CoinGate isn't the only crypto-payment processor who suspects that such retailers as Kroger would prefer to move to more efficient and cost-effective payment systems. BitPay's director of product, Sean Rolland, also told Cointelegraph much the same thing, even if he suspects that it will be a long time before existing systems are replaced by crypto-based alternatives. "No business enjoys high fees," he said. "Legacy payment systems are not going completely away anytime soon, but retailers should always be evaluating better solutions."

Starbucks, Rakuten, Birks Group dip their toes

Aside from Kroger, there are signs that other big players are entertaining the idea of moving to the Lightning Network and crypto payments. Most notably, Starbucks will begin accepting Bitcoin payments at its U.S. outlets by the end of 2019, according to industry rumors. This acceptance comes as part of an equity deal with Bakkt, a cryptocurrency exchange and payments platform being launched later this year by Intercontinental Exchange (ICE), the operator of the New York Stock Exchange (NYSE).

Back in August, the coffee giant was revealed as one of Bakkt's key partners, alongside Microsoft and consultancy BCG. According to the press release announcing Bakkt and its partnerships, Starbucks would not only be working with Bakkt to create its platform, but it would also be using the platform to accept crypto payments. In other words, even though the latest reports regarding Starbucks' imminent acceptance of Bitcoin payments are unconfirmed, the company itself had already confirmed that it will be doing this sooner or later, as explained in August by its VP of partnerships and payments, Maria Smith.

"As the flagship retailer, Starbucks will play a pivotal role in developing practical, trusted and regulated applications for consumers to convert their digital assets into US dollars for use at Starbucks," Smith said on the occasion of Bakkt's announcement. “As a leader in Mobile Pay to our more than 15 million Starbucks Rewards members, Starbucks is committed to innovation for expanding payment options for our customers."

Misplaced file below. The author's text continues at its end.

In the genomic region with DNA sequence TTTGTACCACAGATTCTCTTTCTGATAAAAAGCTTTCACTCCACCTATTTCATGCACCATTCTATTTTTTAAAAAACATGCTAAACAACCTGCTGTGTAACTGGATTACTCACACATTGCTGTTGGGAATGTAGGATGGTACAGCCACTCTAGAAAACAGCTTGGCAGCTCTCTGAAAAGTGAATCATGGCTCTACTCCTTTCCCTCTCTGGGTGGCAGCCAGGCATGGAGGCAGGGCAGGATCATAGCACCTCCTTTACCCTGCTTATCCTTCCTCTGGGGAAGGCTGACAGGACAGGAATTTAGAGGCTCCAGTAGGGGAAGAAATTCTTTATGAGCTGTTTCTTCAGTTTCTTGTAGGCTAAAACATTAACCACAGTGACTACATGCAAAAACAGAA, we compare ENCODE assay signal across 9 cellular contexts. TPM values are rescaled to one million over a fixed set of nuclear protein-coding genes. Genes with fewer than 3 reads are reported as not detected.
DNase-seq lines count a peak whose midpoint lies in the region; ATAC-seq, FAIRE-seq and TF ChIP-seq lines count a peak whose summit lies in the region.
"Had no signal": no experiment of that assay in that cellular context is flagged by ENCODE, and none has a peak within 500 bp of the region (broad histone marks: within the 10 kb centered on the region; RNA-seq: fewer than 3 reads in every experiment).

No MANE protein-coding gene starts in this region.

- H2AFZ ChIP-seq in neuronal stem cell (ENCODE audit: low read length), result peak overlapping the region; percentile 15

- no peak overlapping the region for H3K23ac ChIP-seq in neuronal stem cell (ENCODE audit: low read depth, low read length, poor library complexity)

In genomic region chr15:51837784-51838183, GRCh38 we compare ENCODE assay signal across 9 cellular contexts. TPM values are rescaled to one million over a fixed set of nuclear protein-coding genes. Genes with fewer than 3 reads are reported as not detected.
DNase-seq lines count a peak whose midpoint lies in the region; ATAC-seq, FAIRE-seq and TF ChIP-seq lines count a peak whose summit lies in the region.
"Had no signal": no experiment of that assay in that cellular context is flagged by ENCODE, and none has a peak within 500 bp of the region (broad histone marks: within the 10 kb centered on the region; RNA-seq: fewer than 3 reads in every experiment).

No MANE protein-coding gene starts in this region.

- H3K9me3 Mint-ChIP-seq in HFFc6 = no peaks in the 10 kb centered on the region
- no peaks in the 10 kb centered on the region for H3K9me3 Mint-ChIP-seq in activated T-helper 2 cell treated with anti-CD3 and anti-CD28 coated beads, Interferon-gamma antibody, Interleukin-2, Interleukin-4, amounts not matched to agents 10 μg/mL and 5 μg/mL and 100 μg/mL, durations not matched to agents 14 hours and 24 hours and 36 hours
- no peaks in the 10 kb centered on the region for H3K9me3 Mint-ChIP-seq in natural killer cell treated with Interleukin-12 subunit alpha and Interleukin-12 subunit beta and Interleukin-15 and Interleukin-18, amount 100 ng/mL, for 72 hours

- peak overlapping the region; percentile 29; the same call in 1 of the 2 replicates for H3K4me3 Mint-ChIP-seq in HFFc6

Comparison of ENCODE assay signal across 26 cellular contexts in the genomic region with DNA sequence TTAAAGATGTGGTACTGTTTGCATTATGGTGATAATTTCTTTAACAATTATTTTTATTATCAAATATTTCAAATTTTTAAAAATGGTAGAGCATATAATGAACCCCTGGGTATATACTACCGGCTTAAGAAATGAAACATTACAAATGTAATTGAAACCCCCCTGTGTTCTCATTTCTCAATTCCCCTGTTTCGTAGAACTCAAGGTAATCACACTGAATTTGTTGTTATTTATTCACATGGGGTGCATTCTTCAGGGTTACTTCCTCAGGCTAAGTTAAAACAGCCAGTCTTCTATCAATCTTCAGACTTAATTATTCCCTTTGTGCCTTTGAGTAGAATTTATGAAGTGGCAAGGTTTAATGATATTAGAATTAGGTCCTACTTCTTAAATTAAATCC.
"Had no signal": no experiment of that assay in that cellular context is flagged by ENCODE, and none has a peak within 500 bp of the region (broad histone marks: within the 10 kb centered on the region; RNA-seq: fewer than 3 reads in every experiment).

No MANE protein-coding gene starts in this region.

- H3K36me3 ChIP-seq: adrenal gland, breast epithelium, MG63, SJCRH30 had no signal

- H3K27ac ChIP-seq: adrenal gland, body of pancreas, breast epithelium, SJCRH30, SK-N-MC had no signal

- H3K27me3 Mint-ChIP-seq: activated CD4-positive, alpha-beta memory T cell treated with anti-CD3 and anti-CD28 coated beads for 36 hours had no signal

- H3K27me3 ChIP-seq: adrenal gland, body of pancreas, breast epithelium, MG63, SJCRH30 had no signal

This is precisely the arrangement that's now rumored to be launching

toward the end of the year. Reports indicate Starbucks will accept Bitcoin payments at its American outlets, but it will immediately convert these to fiat, as indicated by its initial press release from August. So even though the exact launch date hasn't been confirmed, this will prove a massive boost to Bitcoin and crypto payments, and it's hard to imagine that other big companies won't follow Starbucks' lead. Right now, there are no firm signs that other retailers as big as Starbucks or Kroger will begin accepting crypto payments anytime soon. However, there are a steady supply of slightly less high-profile companies (less high-profile in the U.S., at least) that have begun accepting such payments, or which will do so soon.

In November, Birks Group — one of Canada's largest and oldest jewellery retailers — announced that it had begun accepting Bitcoin at eight of its 30 stores in Canada. And in January and February, it became increasingly likely that Rakuten — Japan's largest e-commerce website — would begin accepting crypto, after it established a new payments subsidiary and announced an update to its Rakuten Pay app that would feature support for cryptocurrency payments. You can still count such companies on one or two hands. However, given their size and clout, their movements into crypto payments are likely to put greater pressure on their rivals to act similarly. As BitPay’s Rolland affirms, "The more retailers that accept bitcoin, the better."

The path has hurdles

Despite this early movement in the direction of crypto payments, there are still a number of significant obstacles in the way of widespread adoption. Perhaps most difficult of all, there's the chicken and the egg problem: How can big companies adopt crypto payments if not enough consumers hold and use crypto, and how can most consumers come to hold and use crypto if not enough big companies adopt crypto payments? Acknowledging that many retailers are looking for new payment channels, CoinGate's Vilius Semenas nonetheless warns they're not likely to adopt any channel that doesn't already boast a critical mass of users. "The problem is that there isn’t a payment system adopted widely enough by consumers," he said. "And it is virtually impossible to get consumers to effectively switch to another payment form other than cash."

This is arguably why there aren't more retailers like Kroger, Starbucks and Rakuten, since only around 5 percent of Americans own at least one kind of cryptocurrency. It's also why it might be unwise to get too excited about Kroger or Starbucks providing a “tipping point” for crypto payments, since without mass ownership of cryptocurrencies, other companies aren't likely to be swayed too much by the examples these pioneers set. Again, this is a point made by Semenas, who notes that other instances of adoption haven't resulted (at least, not yet) in waves of copycat behavior: